Is Linux worth learning? At least one college professor says so.
"Any AS/400 pro who wants to expand his skills should be looking at Linux," says Glenn Booker, who teaches software project management and system design courses at Drexel University in Philadelphia.
Booker has been tracking Linux's development for more than six years. "It's definitely more user-friendly now than it's ever been -- with newer versions [of Linux] and device drivers from companies like Red Hat," he says. Booker runs the Linux on AS/400 Project, which consists of a small group of programmers trying to get Linux to run on the CISC AS/400. An IBM engineer told the members of the project in March that any attempt to port Linux to Booker's own, antiquated CISC AS/400 is bound to fail. But IBM now plans to release a version of Linux for newer AS/400s by mid-2001.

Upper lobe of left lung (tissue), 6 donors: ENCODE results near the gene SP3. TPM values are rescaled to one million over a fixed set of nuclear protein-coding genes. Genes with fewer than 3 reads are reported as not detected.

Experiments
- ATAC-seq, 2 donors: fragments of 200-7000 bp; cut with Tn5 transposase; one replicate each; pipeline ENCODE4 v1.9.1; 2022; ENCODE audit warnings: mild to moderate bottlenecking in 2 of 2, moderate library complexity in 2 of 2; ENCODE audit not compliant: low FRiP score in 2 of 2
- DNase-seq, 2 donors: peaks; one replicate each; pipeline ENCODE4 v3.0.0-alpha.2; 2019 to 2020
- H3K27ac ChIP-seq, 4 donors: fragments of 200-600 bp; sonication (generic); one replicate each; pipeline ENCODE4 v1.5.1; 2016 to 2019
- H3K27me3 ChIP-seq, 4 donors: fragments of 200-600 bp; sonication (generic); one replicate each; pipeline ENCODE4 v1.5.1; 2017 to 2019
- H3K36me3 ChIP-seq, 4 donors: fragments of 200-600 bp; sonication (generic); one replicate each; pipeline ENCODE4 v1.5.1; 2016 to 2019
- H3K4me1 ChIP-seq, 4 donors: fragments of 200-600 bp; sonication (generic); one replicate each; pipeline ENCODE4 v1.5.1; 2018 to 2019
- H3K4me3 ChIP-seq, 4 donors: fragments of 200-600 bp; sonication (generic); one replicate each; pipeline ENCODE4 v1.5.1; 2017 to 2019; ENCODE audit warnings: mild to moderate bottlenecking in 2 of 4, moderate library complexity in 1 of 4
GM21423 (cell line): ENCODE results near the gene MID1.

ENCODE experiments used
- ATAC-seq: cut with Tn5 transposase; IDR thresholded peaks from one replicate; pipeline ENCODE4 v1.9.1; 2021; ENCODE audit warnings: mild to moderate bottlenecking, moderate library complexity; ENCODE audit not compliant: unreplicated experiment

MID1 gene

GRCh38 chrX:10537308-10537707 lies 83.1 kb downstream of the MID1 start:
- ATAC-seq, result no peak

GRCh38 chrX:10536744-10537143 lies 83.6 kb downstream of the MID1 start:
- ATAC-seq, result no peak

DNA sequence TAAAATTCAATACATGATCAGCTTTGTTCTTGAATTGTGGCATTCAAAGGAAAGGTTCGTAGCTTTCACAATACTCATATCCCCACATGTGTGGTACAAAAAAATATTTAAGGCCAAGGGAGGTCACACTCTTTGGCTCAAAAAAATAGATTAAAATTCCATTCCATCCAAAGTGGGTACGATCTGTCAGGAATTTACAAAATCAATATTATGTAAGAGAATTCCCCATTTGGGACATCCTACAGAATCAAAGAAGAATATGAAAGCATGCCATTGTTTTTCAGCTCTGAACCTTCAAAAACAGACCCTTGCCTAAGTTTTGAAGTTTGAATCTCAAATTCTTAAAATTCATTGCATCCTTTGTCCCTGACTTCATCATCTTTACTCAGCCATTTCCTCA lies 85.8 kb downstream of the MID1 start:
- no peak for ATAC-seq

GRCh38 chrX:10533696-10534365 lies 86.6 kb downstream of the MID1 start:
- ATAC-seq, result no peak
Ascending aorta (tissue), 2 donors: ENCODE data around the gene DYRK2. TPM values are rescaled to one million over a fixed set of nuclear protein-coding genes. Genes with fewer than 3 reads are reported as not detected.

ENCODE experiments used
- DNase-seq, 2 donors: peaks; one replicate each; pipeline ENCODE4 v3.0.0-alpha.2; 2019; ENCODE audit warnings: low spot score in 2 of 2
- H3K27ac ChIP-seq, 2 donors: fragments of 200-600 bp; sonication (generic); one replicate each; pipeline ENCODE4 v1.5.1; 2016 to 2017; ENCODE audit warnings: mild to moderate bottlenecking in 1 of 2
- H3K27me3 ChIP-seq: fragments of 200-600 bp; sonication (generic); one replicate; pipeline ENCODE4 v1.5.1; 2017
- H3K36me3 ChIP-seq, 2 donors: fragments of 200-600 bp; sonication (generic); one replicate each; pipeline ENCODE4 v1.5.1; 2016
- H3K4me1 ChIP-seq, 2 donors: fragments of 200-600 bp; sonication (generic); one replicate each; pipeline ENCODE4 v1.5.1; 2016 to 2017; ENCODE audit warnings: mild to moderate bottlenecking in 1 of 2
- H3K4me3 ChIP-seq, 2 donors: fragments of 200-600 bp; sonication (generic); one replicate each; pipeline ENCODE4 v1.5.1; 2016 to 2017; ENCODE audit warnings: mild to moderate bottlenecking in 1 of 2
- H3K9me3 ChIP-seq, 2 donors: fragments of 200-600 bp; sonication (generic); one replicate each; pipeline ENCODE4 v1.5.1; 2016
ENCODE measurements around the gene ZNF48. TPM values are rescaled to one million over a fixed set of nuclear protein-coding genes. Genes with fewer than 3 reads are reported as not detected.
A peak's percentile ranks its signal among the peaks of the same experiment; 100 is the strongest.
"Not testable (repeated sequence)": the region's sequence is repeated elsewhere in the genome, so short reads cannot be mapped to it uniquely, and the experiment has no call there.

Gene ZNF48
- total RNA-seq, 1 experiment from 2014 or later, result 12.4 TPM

Booker, meanwhile, encourages programmers to bone up on Linux at two of his favorite Linux sites: the Linux Documentation Project and The Linux Kernel Archives "The Documentation Project has tons of books -- guides and how-to's -- that you can download," Booker says. "Only the most serious programmers will want to go straight to The Kernel Archives."
Will there be a payoff for programmers at the end of the Linux learning curve? "I'm not sure what the future holds for Linux on the AS/400," Booker says. "But this an excellent time to get involved and learn how these two can work together."
Baard is a contributing editor in Milton, Mass.
This was first published in September 2000